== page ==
December 12, 2007

Information from Master Herbalist Gwen Porritt’s master’s thesis
According to Jethro Kloss’ tome “Back to Eden,” for nearly as long as there has been a written record of history, garlic has been mentioned as a food.  It probably originated in central Asia, but now is cultivated in many countries and grows wild in Italy and southern Europe.
During the time of the Pharaohs, when Egypt was at the peak of its power, garlic was given to the laborers and slaves who were building the great pyramids in order to increase their stamina and strength as well as to protect them from disease.  In the fifth century, A.D., the Greek historian Herodotus wrote that on an Egyptian pyramid there are inscriptions in Egyptian characters describing the amount of garlic, onions and radishes consumed by the workers and slaves who were building the great pyramid of King Khufu (Cheops).
The Ebers Papyrus, an Egyptian medical papyrus dated sometime around 1500 B.C., mentions garlic 22 times as a remedy for a variety of diseases.  Hippocrates, Aristotle and  Aristophanes all mentioned the importance of the use of garlic.  The Bible clearly states that for 400 years, (probably around 1730 to 1330 B.C.) while the Israelites were slaves in Egypt and no doubt being forced to help build some of the pyramids, garlic as well as some of the other herbs in the same family, was part of their diet.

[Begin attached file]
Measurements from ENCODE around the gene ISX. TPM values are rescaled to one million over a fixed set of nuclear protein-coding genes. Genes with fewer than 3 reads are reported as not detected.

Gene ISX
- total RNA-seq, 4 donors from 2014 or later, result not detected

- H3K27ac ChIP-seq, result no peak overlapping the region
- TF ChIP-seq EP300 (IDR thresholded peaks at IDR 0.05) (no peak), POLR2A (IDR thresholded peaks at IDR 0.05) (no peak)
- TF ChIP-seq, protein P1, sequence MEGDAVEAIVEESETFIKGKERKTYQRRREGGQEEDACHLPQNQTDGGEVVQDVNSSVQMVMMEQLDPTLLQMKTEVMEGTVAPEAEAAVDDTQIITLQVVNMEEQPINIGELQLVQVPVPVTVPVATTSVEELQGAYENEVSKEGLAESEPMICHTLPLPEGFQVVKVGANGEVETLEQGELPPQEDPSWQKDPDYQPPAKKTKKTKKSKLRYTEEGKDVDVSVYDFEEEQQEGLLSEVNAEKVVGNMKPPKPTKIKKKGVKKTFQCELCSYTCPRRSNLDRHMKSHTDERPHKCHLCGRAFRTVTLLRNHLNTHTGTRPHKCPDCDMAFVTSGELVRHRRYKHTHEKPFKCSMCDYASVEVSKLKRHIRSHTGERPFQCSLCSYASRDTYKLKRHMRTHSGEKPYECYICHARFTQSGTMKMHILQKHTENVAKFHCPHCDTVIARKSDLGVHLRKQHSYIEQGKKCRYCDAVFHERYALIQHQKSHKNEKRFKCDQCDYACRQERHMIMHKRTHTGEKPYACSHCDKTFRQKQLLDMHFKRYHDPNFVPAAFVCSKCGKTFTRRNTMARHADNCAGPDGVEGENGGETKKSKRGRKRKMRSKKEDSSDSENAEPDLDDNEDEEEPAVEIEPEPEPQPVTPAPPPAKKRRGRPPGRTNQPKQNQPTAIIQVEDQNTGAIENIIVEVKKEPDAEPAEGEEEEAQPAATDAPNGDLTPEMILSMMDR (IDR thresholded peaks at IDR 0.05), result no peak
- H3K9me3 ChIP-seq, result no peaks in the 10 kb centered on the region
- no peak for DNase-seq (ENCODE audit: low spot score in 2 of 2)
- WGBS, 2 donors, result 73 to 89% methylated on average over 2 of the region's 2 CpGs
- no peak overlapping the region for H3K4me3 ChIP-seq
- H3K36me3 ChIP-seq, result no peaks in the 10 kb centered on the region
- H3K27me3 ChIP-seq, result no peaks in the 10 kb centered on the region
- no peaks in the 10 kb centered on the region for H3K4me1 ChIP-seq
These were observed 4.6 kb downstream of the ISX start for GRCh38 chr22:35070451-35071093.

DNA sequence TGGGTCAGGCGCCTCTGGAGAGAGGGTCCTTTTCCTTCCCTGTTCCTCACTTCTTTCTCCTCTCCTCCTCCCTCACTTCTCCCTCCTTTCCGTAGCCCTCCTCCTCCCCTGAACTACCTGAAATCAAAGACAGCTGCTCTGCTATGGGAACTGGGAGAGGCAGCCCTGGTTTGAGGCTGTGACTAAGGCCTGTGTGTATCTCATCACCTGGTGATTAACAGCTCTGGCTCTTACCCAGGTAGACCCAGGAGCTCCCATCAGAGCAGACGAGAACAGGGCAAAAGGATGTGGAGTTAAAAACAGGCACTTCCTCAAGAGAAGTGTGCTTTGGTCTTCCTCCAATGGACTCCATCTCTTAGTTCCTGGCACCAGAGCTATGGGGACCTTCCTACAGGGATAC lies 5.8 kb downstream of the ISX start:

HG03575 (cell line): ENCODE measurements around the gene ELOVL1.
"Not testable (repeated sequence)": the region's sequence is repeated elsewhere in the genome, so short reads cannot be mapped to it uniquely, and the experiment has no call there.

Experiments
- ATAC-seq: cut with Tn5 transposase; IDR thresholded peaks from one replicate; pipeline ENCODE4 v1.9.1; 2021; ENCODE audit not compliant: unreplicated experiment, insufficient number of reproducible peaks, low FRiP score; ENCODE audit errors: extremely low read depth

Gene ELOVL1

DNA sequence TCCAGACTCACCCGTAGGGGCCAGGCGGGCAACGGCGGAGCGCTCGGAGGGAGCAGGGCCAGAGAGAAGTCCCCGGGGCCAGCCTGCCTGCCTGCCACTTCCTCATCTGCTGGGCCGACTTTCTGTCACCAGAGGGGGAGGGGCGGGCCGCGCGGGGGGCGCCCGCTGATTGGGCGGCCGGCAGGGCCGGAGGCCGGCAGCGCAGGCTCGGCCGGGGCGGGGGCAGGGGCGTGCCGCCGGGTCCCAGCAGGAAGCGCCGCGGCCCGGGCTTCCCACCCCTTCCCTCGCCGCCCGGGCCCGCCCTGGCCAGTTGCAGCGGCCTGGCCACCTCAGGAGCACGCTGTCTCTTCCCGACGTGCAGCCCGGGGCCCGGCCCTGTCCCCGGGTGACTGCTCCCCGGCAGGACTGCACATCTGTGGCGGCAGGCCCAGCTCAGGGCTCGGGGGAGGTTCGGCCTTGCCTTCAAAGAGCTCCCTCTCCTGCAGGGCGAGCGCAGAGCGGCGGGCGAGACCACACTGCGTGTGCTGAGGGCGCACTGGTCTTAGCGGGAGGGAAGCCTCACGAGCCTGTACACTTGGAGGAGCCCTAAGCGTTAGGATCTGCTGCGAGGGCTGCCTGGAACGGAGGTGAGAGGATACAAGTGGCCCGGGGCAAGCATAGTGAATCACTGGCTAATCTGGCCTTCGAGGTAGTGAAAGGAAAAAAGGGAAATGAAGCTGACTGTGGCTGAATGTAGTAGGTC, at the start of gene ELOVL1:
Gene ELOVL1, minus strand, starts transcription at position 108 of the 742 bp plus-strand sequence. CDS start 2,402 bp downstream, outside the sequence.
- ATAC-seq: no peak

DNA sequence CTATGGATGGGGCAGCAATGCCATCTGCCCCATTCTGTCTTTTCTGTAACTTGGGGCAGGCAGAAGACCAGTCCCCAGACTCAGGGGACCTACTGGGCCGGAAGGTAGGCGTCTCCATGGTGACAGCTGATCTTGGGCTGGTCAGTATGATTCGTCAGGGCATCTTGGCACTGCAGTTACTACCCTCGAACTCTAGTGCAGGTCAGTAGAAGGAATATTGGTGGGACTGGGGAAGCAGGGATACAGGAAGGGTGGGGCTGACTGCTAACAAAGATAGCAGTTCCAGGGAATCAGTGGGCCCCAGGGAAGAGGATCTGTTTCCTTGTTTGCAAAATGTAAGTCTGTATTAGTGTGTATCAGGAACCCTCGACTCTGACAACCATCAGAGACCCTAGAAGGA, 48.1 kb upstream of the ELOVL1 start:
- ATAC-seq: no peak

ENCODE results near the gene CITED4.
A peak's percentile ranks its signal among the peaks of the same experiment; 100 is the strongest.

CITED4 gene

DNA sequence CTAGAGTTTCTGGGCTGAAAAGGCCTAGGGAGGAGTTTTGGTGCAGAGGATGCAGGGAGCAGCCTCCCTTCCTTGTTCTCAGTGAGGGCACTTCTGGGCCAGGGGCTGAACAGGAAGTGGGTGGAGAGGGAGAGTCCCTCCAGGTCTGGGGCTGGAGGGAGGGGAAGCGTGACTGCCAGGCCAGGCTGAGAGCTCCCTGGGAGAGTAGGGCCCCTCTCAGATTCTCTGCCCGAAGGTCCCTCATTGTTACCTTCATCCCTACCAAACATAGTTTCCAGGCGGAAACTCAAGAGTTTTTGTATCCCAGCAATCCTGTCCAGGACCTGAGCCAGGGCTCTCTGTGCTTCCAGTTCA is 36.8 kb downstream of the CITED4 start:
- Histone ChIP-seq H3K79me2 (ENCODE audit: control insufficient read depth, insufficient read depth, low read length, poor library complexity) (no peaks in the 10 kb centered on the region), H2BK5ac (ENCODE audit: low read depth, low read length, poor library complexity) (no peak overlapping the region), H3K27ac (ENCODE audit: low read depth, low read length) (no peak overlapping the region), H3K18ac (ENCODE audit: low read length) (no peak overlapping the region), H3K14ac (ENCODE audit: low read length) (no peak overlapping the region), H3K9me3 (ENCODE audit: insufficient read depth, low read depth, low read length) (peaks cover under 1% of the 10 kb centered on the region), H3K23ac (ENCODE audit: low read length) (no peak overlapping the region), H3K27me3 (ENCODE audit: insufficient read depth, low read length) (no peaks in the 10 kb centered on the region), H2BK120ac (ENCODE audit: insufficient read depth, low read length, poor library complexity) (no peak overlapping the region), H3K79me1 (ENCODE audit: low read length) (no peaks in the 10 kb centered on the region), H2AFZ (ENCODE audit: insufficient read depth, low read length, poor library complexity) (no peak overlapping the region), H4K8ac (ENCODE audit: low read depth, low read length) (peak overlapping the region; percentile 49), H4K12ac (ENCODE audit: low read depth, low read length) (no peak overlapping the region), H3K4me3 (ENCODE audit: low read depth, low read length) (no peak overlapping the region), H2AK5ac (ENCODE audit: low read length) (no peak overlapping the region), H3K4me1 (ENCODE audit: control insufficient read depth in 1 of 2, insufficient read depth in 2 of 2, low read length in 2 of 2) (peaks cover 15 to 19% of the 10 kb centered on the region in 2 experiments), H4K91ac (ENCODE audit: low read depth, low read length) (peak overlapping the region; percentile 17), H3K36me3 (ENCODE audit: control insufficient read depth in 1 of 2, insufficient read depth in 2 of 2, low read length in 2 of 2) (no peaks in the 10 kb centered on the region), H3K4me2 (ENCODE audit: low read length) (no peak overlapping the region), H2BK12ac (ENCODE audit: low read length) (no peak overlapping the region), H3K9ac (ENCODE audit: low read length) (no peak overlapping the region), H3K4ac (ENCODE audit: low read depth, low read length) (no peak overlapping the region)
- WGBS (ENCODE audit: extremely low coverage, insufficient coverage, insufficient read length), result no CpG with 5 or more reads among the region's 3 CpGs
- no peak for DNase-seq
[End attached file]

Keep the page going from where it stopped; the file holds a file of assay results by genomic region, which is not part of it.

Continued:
Garlic contains vitamins A, C and B, as well as the minerals copper, iron, zinc, tin, calcium, potassium, aluminum, sulphur, selenium, and germanium.  Anciently, it was used in both healing and nutrition, as it was known to build physical strength and energy.
Garlic equalizes blood circulation, and it is a useful expectorant for all respiratory affections and infections.  Garlic has a special affinity for the respiratory tract, beneficially influencing bronchial secretions, though it rapidly diffuses throughout the whole system.
Garlic stimulates the gastric juices and has active carminative properties to correct any fermentative and gaseous conditions in the stomach.  It arrests intestinal putrefaction and infection, while stimulating the healthful growth of the friendly bacterial such as acidophilus, bifido bacterium, etc. 
The garlic oil is reportedly so popular in Russian medicine that it is referred to as Russian penicillin, and the hospitals and clinics have used the volatile garlic extracts almost exclusively in the form of vapors and inhalants.
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